Boing Boing Gadgets has a very neat post about 9 common idioms that turned out to have technological origins. For example:
"Push the envelope"
Common definition: Extreme, testing the limits (e.g. "That backside 1440 on the halfpipe was really pushing the envelope, broseph!")
Original definition: In aviation, the term flight envelope has been used since WWII to define the limit of what is safe to fly (engine power, maneuverability, wind speed, altitude). By "pushing the envelope", test pilots were able to find out the limits of aircraft. The "envelope" was a mathematical term to describe the boundaries of a set of numbers-like performance data from test aircraft.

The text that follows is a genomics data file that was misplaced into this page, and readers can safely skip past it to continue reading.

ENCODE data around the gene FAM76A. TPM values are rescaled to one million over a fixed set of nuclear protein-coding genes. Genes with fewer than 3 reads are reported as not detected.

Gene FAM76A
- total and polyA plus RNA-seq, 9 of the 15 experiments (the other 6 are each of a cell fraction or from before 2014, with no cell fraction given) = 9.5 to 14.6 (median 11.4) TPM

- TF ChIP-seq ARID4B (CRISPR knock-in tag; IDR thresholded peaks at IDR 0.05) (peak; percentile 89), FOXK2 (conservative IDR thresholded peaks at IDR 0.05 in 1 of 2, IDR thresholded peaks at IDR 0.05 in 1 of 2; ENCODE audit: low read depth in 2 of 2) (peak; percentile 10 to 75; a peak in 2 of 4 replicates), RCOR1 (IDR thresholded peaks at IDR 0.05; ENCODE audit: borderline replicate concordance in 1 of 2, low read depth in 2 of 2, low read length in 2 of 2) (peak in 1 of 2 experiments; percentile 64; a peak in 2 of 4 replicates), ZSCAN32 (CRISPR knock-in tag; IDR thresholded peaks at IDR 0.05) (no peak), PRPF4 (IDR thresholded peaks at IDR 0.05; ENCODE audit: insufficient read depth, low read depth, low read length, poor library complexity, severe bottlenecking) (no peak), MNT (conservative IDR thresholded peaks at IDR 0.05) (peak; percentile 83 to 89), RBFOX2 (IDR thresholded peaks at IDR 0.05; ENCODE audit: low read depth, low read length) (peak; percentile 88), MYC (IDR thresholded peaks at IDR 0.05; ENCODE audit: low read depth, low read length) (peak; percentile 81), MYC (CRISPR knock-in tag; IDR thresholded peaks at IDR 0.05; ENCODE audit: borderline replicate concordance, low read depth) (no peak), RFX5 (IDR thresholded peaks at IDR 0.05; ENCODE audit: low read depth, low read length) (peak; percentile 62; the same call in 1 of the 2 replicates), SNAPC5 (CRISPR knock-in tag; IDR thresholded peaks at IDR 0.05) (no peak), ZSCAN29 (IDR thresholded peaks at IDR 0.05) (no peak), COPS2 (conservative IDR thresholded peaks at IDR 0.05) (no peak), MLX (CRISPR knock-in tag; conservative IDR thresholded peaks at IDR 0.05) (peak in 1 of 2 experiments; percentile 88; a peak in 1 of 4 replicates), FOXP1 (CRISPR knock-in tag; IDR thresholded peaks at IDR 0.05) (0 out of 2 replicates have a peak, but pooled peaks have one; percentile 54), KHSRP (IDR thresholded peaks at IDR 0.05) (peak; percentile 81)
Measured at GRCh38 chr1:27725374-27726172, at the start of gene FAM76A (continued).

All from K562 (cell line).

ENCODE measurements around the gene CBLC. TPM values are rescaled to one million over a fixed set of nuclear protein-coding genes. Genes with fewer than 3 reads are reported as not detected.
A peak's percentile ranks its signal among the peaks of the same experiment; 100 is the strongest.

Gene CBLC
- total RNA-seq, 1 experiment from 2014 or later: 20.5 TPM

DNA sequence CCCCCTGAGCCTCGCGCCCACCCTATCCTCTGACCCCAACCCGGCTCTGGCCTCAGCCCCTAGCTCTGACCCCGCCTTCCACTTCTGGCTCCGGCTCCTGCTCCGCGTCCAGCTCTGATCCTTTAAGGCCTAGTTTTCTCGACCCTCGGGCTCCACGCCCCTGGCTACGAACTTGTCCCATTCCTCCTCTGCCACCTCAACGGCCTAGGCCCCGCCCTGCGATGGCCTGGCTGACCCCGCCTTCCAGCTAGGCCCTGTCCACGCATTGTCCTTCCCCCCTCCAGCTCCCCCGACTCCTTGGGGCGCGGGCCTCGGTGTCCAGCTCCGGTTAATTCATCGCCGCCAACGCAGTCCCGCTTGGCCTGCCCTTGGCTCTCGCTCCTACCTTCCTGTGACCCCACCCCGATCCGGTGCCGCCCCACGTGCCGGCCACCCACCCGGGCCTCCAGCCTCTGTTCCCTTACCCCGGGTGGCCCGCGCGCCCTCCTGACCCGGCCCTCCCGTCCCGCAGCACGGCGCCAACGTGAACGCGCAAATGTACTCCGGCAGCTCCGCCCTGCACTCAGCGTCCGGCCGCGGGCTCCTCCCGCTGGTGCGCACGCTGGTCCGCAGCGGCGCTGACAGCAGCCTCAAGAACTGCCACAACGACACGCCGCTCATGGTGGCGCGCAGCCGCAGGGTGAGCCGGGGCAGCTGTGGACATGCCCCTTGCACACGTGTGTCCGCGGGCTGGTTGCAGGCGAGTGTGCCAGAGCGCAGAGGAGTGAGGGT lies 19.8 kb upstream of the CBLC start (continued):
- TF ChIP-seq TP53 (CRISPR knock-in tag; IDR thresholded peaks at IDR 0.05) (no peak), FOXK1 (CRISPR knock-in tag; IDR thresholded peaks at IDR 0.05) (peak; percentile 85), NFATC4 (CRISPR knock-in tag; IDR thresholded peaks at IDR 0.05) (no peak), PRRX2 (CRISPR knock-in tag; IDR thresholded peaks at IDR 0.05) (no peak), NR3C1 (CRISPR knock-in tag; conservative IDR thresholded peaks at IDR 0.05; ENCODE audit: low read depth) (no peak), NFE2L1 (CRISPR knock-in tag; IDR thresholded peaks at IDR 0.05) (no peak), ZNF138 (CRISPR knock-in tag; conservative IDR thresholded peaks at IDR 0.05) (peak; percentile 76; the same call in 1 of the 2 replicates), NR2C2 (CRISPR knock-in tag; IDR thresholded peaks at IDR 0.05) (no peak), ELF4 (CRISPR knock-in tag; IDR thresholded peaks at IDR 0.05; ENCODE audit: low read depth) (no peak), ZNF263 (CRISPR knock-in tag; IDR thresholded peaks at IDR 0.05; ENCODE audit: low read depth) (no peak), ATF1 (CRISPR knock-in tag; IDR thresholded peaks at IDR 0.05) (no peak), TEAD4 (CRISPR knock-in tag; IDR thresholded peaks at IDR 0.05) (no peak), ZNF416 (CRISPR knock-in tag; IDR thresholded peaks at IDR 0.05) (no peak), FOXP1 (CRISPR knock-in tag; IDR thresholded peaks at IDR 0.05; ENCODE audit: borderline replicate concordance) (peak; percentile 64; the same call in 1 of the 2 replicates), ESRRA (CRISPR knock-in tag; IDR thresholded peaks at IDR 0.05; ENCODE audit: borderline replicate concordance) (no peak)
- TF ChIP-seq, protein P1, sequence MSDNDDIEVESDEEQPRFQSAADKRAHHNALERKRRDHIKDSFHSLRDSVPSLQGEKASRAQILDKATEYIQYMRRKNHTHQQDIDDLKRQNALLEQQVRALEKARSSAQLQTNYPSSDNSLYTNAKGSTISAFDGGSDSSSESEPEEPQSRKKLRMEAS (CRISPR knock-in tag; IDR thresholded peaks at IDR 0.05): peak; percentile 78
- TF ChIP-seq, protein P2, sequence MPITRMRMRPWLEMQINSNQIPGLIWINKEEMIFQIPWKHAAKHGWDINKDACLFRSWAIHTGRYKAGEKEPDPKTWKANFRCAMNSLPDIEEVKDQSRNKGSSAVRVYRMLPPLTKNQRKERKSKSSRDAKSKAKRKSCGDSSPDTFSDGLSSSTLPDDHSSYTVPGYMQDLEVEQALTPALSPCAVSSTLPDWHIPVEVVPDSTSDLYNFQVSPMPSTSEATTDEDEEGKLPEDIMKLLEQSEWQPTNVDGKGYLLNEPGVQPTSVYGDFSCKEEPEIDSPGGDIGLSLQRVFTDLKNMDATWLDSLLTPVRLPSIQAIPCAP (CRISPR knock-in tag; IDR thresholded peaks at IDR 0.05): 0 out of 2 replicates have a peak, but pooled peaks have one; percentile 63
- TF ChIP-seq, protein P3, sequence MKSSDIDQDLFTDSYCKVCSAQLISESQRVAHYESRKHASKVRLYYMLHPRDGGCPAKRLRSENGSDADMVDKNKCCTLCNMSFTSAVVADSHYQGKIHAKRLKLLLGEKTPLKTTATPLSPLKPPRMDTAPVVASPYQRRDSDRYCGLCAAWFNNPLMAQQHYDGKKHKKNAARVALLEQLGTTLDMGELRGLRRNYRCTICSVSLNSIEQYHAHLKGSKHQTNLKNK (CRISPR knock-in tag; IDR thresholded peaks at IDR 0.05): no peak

First use: The phrase was used in print as early as 1978 in an edition of Aviation Week & Space Technology magazine: "The aircraft's altitude envelope must be expanded to permit a ferry flight across the nation. NASA pilots were to push the envelope to 10,000 ft." However, it was Tom Wolfe's "The Right Stuff" that put the term into popular consciousness.